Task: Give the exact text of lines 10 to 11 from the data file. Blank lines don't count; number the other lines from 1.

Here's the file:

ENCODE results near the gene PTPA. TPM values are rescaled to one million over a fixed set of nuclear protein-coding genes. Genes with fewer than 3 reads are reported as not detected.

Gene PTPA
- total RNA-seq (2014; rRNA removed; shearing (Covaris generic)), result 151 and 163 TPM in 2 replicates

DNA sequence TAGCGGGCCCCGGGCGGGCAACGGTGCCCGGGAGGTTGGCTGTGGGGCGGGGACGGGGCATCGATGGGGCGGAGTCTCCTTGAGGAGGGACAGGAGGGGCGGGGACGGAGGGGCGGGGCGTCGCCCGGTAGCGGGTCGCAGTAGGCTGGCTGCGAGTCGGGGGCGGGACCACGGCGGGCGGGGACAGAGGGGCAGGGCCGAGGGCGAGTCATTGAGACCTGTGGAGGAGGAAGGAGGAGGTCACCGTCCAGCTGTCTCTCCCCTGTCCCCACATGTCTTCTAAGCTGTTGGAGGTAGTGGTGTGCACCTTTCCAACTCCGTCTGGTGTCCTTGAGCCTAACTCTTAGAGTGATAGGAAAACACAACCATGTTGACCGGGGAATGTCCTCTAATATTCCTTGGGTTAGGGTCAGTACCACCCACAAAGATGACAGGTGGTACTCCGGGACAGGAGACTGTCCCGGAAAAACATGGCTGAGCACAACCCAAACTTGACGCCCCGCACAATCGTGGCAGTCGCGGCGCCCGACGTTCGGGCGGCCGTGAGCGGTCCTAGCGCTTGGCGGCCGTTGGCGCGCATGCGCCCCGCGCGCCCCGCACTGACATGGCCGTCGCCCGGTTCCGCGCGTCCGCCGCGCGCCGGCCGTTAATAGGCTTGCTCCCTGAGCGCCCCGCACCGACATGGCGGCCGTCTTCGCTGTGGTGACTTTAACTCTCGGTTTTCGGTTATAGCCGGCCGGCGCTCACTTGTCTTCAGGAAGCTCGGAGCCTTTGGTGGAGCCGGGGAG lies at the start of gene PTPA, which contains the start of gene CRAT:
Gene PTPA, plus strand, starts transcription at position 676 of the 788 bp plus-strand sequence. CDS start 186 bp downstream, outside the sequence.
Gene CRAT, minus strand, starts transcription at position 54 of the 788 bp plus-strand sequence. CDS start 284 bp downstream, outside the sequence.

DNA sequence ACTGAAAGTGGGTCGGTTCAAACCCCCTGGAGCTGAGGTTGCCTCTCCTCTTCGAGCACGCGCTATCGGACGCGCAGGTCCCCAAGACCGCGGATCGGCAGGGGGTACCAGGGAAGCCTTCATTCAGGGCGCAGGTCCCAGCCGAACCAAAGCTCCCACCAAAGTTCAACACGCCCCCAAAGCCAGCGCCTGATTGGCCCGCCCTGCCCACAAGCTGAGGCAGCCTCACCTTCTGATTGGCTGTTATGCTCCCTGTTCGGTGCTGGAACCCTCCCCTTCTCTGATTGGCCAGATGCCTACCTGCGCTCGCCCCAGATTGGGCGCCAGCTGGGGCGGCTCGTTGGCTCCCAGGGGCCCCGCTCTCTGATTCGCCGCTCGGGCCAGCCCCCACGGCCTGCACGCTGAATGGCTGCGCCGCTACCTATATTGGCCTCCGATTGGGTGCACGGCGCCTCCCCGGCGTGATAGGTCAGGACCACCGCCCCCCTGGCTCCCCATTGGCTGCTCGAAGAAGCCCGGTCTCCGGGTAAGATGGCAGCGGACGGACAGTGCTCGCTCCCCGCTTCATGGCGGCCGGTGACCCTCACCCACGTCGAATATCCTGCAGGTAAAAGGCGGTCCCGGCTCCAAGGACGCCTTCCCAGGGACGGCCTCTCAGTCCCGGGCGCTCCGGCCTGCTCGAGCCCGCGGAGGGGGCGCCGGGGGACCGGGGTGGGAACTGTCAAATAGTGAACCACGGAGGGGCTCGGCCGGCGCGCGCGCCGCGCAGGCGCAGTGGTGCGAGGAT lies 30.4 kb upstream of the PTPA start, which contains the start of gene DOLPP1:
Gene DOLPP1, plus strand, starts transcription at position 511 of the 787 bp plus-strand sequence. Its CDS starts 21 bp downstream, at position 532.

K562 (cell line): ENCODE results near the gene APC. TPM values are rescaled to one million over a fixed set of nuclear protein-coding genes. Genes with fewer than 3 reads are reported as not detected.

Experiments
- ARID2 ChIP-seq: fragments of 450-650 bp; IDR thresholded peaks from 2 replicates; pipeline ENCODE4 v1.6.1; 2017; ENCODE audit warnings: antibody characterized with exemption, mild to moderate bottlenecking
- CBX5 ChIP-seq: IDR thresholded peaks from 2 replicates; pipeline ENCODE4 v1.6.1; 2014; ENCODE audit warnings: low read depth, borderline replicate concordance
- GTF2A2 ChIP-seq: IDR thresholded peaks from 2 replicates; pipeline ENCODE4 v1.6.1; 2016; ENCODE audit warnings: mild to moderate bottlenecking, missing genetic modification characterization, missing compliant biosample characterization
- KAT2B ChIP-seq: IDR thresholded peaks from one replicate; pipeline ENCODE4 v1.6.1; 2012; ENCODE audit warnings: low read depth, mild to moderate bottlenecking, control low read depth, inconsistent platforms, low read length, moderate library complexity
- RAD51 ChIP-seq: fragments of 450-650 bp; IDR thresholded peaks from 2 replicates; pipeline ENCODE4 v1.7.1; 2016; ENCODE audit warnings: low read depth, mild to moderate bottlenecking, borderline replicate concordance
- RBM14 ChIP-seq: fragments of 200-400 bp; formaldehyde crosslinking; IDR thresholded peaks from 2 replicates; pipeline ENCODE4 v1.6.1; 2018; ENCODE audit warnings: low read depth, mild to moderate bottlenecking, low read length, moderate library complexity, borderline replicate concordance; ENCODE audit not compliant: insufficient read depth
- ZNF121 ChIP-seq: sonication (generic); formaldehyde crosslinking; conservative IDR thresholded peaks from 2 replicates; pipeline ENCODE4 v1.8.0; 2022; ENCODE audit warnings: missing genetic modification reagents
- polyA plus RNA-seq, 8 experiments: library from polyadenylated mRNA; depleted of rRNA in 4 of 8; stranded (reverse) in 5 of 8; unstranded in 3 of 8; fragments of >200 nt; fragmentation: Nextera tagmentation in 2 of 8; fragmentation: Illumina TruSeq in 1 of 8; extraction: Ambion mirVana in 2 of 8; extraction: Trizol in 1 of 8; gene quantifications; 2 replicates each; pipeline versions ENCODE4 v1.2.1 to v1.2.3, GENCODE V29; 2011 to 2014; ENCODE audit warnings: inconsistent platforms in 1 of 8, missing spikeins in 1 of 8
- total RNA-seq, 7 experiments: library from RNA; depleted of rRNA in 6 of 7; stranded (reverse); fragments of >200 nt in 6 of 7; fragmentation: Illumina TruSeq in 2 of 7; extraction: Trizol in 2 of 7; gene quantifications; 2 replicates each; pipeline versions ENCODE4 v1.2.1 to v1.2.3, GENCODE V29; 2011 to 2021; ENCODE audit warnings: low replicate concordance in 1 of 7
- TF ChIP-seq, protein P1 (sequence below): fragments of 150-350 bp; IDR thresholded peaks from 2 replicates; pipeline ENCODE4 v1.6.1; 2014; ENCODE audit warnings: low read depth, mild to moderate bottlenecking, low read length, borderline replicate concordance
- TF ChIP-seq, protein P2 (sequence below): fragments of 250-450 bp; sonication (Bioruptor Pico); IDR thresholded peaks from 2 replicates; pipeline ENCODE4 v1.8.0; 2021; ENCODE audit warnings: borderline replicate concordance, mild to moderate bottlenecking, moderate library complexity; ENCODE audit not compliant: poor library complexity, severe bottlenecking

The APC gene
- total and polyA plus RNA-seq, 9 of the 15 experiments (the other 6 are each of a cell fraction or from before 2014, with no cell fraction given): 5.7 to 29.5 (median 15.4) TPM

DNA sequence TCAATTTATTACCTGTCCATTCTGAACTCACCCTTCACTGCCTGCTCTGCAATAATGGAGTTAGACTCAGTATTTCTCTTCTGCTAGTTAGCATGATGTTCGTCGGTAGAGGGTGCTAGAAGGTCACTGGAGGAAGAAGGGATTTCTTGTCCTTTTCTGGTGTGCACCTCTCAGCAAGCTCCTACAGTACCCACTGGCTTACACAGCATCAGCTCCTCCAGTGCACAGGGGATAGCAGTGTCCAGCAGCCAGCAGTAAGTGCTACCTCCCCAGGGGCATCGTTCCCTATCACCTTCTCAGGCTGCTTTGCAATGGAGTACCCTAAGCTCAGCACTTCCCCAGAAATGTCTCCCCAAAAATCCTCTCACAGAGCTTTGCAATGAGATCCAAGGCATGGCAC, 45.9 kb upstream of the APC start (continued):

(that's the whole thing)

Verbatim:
Experiments
- ARID2 ChIP-seq: fragments of 450-650 bp; IDR thresholded peaks from 2 replicates; pipeline ENCODE4 v1.6.1; 2017; ENCODE audit warnings: antibody characterized with exemption, mild to moderate bottlenecking